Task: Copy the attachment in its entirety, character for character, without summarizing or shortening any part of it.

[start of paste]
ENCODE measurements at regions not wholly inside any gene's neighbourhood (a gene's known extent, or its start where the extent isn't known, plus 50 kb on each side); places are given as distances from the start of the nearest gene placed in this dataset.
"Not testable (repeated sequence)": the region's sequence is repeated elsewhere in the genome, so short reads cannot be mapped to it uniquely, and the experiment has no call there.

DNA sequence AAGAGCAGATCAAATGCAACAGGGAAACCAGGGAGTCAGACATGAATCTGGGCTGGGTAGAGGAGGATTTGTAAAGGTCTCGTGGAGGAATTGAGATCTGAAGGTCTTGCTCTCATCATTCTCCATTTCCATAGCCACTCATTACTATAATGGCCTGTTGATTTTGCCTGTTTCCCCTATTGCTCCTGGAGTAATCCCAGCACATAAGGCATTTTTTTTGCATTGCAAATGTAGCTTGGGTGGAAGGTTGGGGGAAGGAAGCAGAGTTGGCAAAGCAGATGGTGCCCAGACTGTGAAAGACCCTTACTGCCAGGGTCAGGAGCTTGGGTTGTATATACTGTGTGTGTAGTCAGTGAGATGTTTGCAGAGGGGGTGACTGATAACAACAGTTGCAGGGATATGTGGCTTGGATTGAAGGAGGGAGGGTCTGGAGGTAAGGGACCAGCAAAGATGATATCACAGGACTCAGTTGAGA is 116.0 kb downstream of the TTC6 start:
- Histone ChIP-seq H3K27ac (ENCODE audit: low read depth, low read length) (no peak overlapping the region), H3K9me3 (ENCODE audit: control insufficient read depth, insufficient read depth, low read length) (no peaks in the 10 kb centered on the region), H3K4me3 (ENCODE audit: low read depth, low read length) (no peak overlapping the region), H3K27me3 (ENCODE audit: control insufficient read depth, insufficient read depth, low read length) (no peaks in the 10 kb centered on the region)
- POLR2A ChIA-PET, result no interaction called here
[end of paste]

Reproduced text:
ENCODE measurements at regions not wholly inside any gene's neighbourhood (a gene's known extent, or its start where the extent isn't known, plus 50 kb on each side); places are given as distances from the start of the nearest gene placed in this dataset.
"Not testable (repeated sequence)": the region's sequence is repeated elsewhere in the genome, so short reads cannot be mapped to it uniquely, and the experiment has no call there.

DNA sequence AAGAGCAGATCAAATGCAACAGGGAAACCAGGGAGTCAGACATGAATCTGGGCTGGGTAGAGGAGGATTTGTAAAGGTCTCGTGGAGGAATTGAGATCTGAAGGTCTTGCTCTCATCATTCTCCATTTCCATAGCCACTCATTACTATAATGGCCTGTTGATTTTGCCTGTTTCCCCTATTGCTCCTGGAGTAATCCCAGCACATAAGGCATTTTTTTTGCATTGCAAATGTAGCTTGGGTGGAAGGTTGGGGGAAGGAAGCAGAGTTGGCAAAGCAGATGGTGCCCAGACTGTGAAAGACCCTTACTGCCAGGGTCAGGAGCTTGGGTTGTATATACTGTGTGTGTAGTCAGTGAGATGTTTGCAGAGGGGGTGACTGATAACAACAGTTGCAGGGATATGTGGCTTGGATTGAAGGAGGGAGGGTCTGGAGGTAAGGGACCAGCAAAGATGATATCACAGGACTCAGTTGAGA is 116.0 kb downstream of the TTC6 start:
- Histone ChIP-seq H3K27ac (ENCODE audit: low read depth, low read length) (no peak overlapping the region), H3K9me3 (ENCODE audit: control insufficient read depth, insufficient read depth, low read length) (no peaks in the 10 kb centered on the region), H3K4me3 (ENCODE audit: low read depth, low read length) (no peak overlapping the region), H3K27me3 (ENCODE audit: control insufficient read depth, insufficient read depth, low read length) (no peaks in the 10 kb centered on the region)
- POLR2A ChIA-PET, result no interaction called here